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Reference intervals for red cell variables and platelet counts in infants at 2, 5 and 13 months of age: a cohort study
  1. R F Hinchliffe1,
  2. G J Bellamy1,
  3. F Bell2,
  4. A Finn3,
  5. A J Vora1,
  6. L Lennard4
  1. 1Department of Paediatric Haematology, Sheffield Children's NHS Foundation Trust, Sheffield, UK
  2. 2University of Washington, Division of Infectious Disease, Seattle Children's Hospital, Seattle, Washington, USA
  3. 3School of Clinical Sciences, Faculty of Clinical Medicine & Dentistry, University of Bristol, Bristol, UK
  4. 4Clinical Pharmacology Unit, Department of Human Metabolism, University of Sheffield Medical School, Sheffield, UK
  1. Correspondence to Dr L Lennard, Clinical Pharmacology Unit, Department of Human Metabolism, Floor E, University of Sheffield Medical School, Glossop Road, Sheffield S10 2JF, UK; l.lennard{at}


Aims To derive reference values for red cell variables and platelet counts from a cohort of infants sampled at precise ages during the first 13 months of life.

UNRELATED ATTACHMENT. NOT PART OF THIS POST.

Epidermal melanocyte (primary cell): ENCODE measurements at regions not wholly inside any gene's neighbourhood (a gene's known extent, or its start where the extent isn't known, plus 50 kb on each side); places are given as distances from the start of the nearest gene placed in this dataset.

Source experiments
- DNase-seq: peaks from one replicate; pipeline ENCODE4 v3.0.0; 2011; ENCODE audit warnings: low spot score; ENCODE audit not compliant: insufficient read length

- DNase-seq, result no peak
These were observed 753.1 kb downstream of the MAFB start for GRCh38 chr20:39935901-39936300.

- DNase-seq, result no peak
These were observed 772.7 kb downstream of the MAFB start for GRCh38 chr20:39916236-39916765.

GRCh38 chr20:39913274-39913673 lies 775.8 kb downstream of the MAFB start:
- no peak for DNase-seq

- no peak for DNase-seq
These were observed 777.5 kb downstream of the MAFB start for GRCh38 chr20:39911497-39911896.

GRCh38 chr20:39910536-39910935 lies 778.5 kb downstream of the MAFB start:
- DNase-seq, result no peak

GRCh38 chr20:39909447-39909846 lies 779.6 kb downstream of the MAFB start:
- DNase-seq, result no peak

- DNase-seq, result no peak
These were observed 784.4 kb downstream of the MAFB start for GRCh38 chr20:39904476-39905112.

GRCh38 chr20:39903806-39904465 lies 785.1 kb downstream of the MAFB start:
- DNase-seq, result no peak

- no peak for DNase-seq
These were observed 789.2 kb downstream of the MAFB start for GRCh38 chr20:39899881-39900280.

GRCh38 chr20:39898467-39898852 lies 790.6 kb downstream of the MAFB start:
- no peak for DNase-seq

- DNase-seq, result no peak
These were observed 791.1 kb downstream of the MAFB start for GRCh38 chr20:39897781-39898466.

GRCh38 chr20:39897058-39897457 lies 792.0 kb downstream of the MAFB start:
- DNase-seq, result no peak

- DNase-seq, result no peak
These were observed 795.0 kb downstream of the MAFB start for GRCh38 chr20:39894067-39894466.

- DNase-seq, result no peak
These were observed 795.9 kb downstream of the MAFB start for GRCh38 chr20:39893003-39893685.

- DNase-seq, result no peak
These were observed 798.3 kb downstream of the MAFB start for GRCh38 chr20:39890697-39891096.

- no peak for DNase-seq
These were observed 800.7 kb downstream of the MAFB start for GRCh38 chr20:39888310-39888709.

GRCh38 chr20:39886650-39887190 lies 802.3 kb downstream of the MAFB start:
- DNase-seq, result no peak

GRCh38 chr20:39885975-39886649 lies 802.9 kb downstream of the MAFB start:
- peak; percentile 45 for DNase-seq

Methods Blood counts, reticulocyte counts and zinc protoporphyrin concentrations were obtained from healthy term infants of North European ancestry at 2, 5 and 13 months of age.

Results Mean cell volume (MCV) and mean cell haemoglobin (MCH) values did not differ significantly between 5 and 13 months and MCH concentration was unaffected by age. Values of all other variables at any one age differed significantly from those at the other two. Haemoglobin, mean cell haemoglobin, zinc protoporphyrin and platelet values (95% ranges) at 2 (n=119), 5 (n=97) and 13 months (n=42) were, respectively, 91–125, 101–129 and 105–133 g/L; 28.6–33.1, 24.5–28.7 and 24.3–28.7 pg; 36–116, 25–91 and 27–57 micromol/mol haem; and 216–658, 241–591 and 209–455×109/L. At 2 and 5 months, respectively, 26.9% and 10.8% of subjects had platelet counts >500×109/L. Reticulocyte counts at 2 months and MCV and MCH values at 5 months were significantly higher in girls. In boys, red cell distribution width values were significantly higher at 5 months, and zinc protoporphyrin values at both 2 and 5 months.

Conclusions These findings indicate the value of obtaining reference data at precise ages during infancy and confirm and extend earlier reports indicating a gender difference in laboratory measures used to assess iron status in early infancy.

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